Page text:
As I mentioned, the accessibility service is designed to assist users with disabilities by providing additional feedback. But possible usage is not limited by these user interface enhancements. The accessibility service may be developed as part of a bigger application and used to communicate with other components like services or activities. Hence, we can use them for our own needs. Let me take a couple of examples. 

One of my previous projects was quite specific €” an android application was part of big testing infrastructure developed for testing bluetooth connectivity of embedded software. The aim of the application was emulating user actions such as accept bluetooth pairing request, reject bluetooth pairing request, allow remote bluetooth device to access phonebook/messages, and so on. For these purposes, I used the accessibility service to perform actions with system dialogs.

The second example of using accessibility services (you can find several suggestions at Stackoverflow) is obtaining response of USSD code by retrieving content of system dialog. These codes, also known as “quick codes”, are usually used for communicating with GSM operator. Often they look like *100#, *123#, etc. Here is a demo application I wrote for this post. Below I will describe development details.

I created a list of possible usage scenarios:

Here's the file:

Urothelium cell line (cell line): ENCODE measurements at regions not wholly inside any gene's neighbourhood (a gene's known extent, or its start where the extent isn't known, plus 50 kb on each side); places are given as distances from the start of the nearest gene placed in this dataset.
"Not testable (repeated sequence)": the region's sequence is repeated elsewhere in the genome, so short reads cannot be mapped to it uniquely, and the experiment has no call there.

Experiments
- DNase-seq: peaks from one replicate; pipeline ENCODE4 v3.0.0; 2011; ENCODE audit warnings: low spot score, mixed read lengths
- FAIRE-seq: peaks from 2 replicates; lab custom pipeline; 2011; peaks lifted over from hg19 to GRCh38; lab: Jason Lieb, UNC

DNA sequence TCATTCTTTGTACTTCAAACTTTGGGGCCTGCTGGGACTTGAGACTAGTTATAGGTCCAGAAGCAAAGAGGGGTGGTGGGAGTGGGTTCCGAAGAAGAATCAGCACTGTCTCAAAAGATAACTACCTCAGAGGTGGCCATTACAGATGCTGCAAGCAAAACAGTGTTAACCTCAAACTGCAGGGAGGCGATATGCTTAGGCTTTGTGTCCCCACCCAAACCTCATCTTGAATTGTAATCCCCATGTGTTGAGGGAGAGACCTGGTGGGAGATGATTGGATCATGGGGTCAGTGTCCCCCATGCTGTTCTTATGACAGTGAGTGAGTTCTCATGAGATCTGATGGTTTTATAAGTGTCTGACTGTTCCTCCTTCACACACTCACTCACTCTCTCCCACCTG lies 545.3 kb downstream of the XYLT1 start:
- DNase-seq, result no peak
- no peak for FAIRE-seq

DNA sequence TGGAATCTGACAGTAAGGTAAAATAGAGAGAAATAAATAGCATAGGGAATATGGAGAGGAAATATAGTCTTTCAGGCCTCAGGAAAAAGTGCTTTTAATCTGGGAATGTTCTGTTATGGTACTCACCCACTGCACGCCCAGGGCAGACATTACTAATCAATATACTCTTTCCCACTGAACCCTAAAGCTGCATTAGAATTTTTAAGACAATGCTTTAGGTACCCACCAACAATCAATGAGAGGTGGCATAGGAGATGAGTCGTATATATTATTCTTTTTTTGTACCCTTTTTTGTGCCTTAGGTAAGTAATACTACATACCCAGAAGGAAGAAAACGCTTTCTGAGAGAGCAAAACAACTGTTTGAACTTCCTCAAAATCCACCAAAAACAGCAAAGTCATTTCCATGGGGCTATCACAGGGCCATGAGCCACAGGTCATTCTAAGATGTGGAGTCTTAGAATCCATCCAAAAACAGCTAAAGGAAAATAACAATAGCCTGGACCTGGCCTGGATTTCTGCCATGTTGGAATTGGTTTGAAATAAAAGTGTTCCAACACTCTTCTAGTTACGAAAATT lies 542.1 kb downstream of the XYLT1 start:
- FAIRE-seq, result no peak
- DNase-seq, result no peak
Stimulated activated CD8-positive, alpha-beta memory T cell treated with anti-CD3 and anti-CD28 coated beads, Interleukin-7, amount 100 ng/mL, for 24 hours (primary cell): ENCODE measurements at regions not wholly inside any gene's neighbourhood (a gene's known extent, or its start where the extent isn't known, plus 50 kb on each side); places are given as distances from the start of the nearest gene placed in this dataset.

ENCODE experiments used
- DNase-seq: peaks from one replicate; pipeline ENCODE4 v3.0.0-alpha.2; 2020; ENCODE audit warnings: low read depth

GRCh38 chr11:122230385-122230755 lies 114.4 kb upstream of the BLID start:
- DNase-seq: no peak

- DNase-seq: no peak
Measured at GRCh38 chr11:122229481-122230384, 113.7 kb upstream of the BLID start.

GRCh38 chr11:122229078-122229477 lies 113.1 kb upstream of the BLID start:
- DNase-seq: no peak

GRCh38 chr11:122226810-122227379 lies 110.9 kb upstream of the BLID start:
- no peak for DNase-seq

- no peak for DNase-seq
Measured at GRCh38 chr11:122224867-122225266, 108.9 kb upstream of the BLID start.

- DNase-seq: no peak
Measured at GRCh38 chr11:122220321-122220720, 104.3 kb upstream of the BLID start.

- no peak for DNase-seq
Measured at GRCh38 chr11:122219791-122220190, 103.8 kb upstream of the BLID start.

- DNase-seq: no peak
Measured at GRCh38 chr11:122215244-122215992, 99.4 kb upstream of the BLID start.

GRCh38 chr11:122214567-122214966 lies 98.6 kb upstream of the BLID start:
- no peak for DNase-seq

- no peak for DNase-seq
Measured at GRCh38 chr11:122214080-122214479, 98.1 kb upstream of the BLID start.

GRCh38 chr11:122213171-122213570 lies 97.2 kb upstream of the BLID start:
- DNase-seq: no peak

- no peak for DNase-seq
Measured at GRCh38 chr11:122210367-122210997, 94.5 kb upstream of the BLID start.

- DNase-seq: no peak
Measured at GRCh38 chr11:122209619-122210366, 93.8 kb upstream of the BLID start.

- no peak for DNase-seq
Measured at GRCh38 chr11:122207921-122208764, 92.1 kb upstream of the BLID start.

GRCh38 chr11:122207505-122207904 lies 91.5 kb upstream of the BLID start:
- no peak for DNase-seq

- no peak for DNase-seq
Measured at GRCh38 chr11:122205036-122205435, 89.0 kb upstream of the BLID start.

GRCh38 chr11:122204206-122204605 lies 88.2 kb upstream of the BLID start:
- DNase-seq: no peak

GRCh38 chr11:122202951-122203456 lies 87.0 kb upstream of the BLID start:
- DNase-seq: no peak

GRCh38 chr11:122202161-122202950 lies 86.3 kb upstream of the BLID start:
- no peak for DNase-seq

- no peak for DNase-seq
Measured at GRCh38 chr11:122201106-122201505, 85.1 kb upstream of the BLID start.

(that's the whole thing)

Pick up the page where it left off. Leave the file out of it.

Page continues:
1. Automating/emulating user actions (may be used for testing purposes)

Accepting/rejection runtime permissions

– Accepting/rejecting bluetooth pairing request

– Answering/rejecting calls

– Using as alternative to uiautomator/espresso (for system apps)

2. Reacting to system events if there is no broadcast event for them

– Receiving USSD code result

– Appearance of applications dialog

3. Retrieving information from UI elements of other application (including systems)

– GoogleNow-on-tap like functionality (analysing textviews content of any app and making a google search)

– Spy-ish software (looking for keywords in textviews)

4. Dispatching gestures

– Controlling other application by performing gestures (kind of user action emulation)

5. Soft keyboard state listening and controlling

– Gathering key pressing statistics

As you can see, there are several ways of unusual usage of accessibility services. I wrote ‘unusual’ because all these scenarios are different from the original purpose of accessibility services. They are a bit tricky, but I believe we can use widely our own services as part of user interaction testing (together with espresso and uiautomator).

Any restrictions?